“It feels good, it’s been the longest pre-season I’ve ever been involved in, long-time coming it feels like a little bit,” he said.
“Good to just get a game out of the way.”
And it was the defensive effort towards the end of the match, where Melbourne whittled down a 12-point lead in the final quarter to as little as three, that most impressed the Kings’ new mentor.
“I come back to our defence … even when it got closer, we kept getting those stops, we couldn’t score but kept getting stops,” he said.
Dellavedova, 31, filled in as captain after stand-in captain David Barlow, who was originally named to fill the shoes of injured club skipper Chris Goulding, but was ruled out with back soreness on Sunday.
The man affectionately known as “Delly” returned nine points and six assists.
Sixers go 0-2
The Adelaide 36ers are still looking for their first regular season win under rookie coach CJ Bruton after master mentor Brian Goorjian guided the Illawarra Hawks to a dominant 10-point win on Sunday.
The 36ers, who were the unbeaten champions of the pre-season competition, opened the regular season with an 85-73 loss to the Wildcats in Perth and were outclassed in an 81-71 result at the Adelaide Entertainment Centre.
In his NBL debut for the Hawks, Duop Reath was outstanding with 18 points and nine rebounds.
Justinian Jessup (17 points) and Tyler Harvey (15) were also prominent in the impressive display that followed a pre-season where two of their games were cancelled due to Covid restrictions.
“The concern coming in was that we hadn’t played together much, and you could see that on the offensive end, but I think you could see some really good patches for the future offensively,” Goorjian said.
“There’s a lot of excitement on that end and then where we went to win has been the question mark on the group – can we play that defence that we did last year?
“And to hold them to 71 on their home court was a good way to go.”
Bruton, who was part of Goorjian’s NBL title-winning Sydney teams in 2004 and 2005, has plenty of work ahead of him as he attempts to get his overhauled line-up to click.
The Sixers, who were missing Kai Sotto (knee), Emmanuel Malou (knee) and Sunday Dech (quadricep), struggled to hang onto the ball, committing 21 turnovers to the Hawks’ nine.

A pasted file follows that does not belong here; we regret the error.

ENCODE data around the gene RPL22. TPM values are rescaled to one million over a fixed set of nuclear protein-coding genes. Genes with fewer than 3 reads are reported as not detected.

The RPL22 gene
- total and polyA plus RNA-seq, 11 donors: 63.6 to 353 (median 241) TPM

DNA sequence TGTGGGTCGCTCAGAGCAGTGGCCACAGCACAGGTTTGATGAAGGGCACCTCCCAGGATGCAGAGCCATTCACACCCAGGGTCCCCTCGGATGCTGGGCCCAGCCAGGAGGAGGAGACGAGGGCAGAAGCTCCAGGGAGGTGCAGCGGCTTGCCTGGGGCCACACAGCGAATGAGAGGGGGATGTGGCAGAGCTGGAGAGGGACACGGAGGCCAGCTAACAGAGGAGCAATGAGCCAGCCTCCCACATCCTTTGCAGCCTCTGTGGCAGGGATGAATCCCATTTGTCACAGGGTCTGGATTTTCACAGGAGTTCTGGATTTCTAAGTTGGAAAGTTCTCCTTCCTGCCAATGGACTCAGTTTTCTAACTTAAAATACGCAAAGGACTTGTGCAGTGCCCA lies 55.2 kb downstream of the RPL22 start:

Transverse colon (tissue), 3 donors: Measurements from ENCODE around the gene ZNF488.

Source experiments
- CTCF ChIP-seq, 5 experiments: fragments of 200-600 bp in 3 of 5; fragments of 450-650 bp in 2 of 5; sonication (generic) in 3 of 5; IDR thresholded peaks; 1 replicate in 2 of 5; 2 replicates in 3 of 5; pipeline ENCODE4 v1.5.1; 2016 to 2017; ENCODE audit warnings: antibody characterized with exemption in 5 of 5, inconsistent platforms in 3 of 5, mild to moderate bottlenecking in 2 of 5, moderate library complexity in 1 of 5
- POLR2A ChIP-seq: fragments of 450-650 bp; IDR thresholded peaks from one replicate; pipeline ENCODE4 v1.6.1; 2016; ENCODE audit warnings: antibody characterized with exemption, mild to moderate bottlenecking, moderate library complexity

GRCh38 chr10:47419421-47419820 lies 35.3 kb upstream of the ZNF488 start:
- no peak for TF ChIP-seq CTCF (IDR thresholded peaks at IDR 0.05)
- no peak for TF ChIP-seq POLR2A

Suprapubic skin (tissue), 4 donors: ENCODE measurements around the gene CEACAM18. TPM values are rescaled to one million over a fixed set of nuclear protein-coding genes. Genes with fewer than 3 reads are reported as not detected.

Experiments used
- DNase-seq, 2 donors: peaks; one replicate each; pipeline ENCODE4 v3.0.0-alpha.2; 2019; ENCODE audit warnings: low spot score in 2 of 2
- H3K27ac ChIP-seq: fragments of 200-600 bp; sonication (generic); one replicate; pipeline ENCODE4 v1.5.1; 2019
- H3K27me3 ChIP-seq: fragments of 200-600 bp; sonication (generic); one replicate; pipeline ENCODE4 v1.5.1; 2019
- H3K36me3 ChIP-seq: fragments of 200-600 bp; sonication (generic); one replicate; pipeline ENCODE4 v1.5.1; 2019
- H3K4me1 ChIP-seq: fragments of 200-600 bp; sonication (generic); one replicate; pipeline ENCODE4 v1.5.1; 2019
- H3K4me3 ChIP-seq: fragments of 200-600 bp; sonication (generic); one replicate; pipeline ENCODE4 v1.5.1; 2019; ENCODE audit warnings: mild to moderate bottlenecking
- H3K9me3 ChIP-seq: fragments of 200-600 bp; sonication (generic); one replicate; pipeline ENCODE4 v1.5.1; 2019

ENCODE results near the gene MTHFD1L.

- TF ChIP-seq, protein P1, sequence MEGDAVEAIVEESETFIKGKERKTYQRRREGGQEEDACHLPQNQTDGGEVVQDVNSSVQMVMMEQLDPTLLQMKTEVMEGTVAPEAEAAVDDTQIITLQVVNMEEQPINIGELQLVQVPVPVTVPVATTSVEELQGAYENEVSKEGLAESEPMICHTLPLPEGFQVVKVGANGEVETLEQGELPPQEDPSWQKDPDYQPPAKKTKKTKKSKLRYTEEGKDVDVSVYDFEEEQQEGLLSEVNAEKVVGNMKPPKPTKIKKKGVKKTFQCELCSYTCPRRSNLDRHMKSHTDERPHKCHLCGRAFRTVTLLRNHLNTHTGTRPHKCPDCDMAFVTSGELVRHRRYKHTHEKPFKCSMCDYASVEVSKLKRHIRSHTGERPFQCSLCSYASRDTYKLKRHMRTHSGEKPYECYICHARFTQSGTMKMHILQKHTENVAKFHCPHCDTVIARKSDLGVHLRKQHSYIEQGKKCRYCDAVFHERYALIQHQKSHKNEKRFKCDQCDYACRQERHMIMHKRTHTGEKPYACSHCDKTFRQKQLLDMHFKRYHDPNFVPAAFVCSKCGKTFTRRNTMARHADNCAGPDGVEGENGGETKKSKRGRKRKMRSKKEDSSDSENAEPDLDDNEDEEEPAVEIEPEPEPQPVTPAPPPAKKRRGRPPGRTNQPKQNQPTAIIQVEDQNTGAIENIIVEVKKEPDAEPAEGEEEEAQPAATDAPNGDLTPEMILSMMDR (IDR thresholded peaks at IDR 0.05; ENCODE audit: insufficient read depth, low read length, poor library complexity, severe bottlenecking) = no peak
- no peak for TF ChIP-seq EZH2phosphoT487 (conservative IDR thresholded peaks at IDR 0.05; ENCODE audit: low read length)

“I think as the game went on we got in our own way,” Bruton said.
“Everyone got a little bogged down and started second guessing … there were a few turnovers, the body language shifted and things started unravelling.”
Playing against his old side for the first time, Cam Bairstow topscored for Adelaide with 15 points, while new imports Dusty Hannahs and Todd Withers finished with five and nine points respectively.
New import Antonius Cleveland gave Hawks fans a glimpse of his quality with a stunning reverse two-handed dunk as the visitors jumped out to an early 11-4 lead.
But back-to-back triples from Mitch McCarron and Withers set up a 16-13 lead for the home team at the first break.
Harvey and Reath were the architects of Illawarra’s second-quarter surge, the duo draining two three-pointers apiece.
The Sixers didn’t help their cause with an alarming 12 turnovers to the Hawks’ one in the first half as Goorjian’s men took a 40-35 lead into halftime.
Adelaide’s turnover woes continued after the break and Illawarra took full advantage, going on a 13-0 run to start the second half.
An unsportsmanlike foul by Hannahs on Jessup saw the margin blow out to 59-41 late in the third.
The Hawks had the game on their terms, leading 66-50 to start the final term, and eased to a comfortable win to start their NBL campaign.
The 36ers will take on competition newcomers the Tasmania JackJumpers at the MyState Bank Arena on Thursday night, while Illawarra will do battle with the Kings in Sydney on Saturday evening.
Bruton’s bright future
Master proved too good for apprentice in their first NBL clash as opposition coaches, but Brian Goorjian predicted a bright future for CJ Bruton and Adelaide following Illawarra’s 10-point win.
The 36ers were the unbeaten champions of the pre-season competition, but suffered an 85-73 loss to the Wildcats in Perth in the regular season opener.
They slipped to an 0-2 start to their NBL campaign following Sunday’s 81-71 loss to the Hawks at the Adelaide Entertainment Centre.
Bruton, who was part of Goorjian’s NBL title-winning Sydney teams in 2004 and 2005, has plenty of work ahead of him in his first season in charge as he attempts to get his overhauled line-up to click.
But Goorjian has no doubt Bruton is the right man for the job.